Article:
Pagosa Country in the early years

Photo courtesy John M. Motter
The Chapson family, pictured here shortly after 1900, lived for awhile on the east side of U.S. 160 between the bottom of Wolf Creek Pass and Treasure Falls. Stretched across the photo behind the family patriarch is good proof that you don’t have to have big bucks to build a picket fence.

It’s probably safe to say the town of Pagosa Springs started on June 5 of 1878 because that’s when the first post office opened for business. Somehow, the name Joe Clarke wasn’t mentioned as a pioneer when I started attending San Juan Historical Society meetings and writing history columns in The Pagosa Springs SUN in 1976. Incidentally, you history buffs likely remember that Colorado celebrated her 100-year anniversary as a state in 1976.
Despite the History Society’s lack of affirmation, the license for that post office was issued to Clarke, who also had a general store and saloon in the general vicinity of the sewage lagoon south of town on the west side of the San Juan River. There was a bridge across the river at that point carrying the road (Baker’s Toll Road) from Española to high in the San Juan Mountains at Baker’s Park and its newly discovered gold ore deposits. Other businesses in town at that time were Clarke’s rooming house; a stables, livery and feed business run by William S. Peabody; Tom Blair’s Rose Bud Saloon and the area’s first sawmill started by E.R. Cooper.
These early-day pioneers were soon joined in 1879 by E.T. Walker and Charles Loucks, who freighted their sawmill, and Walker’s steam engine over Cumbres Pass. Margaret and James Voorhees opened a general store. Fil Byrne taught in the government school. Nossaman staked out a claim to his ranch north of town. Norbert Berard hauled freight, maybe with an ox team. Newman, Chestnut and Co. came down from Summitville to start a drug store.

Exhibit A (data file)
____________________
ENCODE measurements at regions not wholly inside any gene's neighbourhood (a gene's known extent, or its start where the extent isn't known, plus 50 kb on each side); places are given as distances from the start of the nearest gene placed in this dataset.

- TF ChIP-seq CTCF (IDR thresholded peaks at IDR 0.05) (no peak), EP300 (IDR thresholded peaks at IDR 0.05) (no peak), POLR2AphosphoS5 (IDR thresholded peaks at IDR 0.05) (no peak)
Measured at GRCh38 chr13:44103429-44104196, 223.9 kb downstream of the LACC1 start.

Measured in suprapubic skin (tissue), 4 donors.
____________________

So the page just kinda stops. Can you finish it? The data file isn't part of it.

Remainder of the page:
With the newly acquired Army base, soon to be named Fort Lewis, things were a-hummin’ in Pagosa Country.
In October, the 15th Infantry came hup-two-three-fourin’ into town. As anybody who lives here knows, winter weather can lather Pagosa Country anytime. And, so, the Army got busy building shelters for troops and horses and mules. The Army pitched their tents on the northwest side of the San Juan River, where the main block of downtown Pagosa is today. The business buildings I mentioned earlier in this column, except for Clarke’s, were scattered along what today is San Juan Street on the east side of the river. Since the town wasn’t platted and surveyed until 1883, folks set up housekeeping and shops anywhere that was convenient and not already occupied.
Anything you ever saw in a western movie happened in Pagosa Country during those early years. Picture shoot-outs, knife fights and the threat of Native American warfare. Imagine pushing and shoving over who owned the water and whose cows grazed where. There were hardworking sodbusters just “lookin’ for a home,” and there were hard-ridin’, quick-shootin’ cowboys lookin’ for a fight. During the winters, miners and prospectors abandoned their high mountain digs and came to town where they turned their burros loose and drank hard whiskey as long as there was a jingle in their jeans.

This story was posted on November 19, 2019.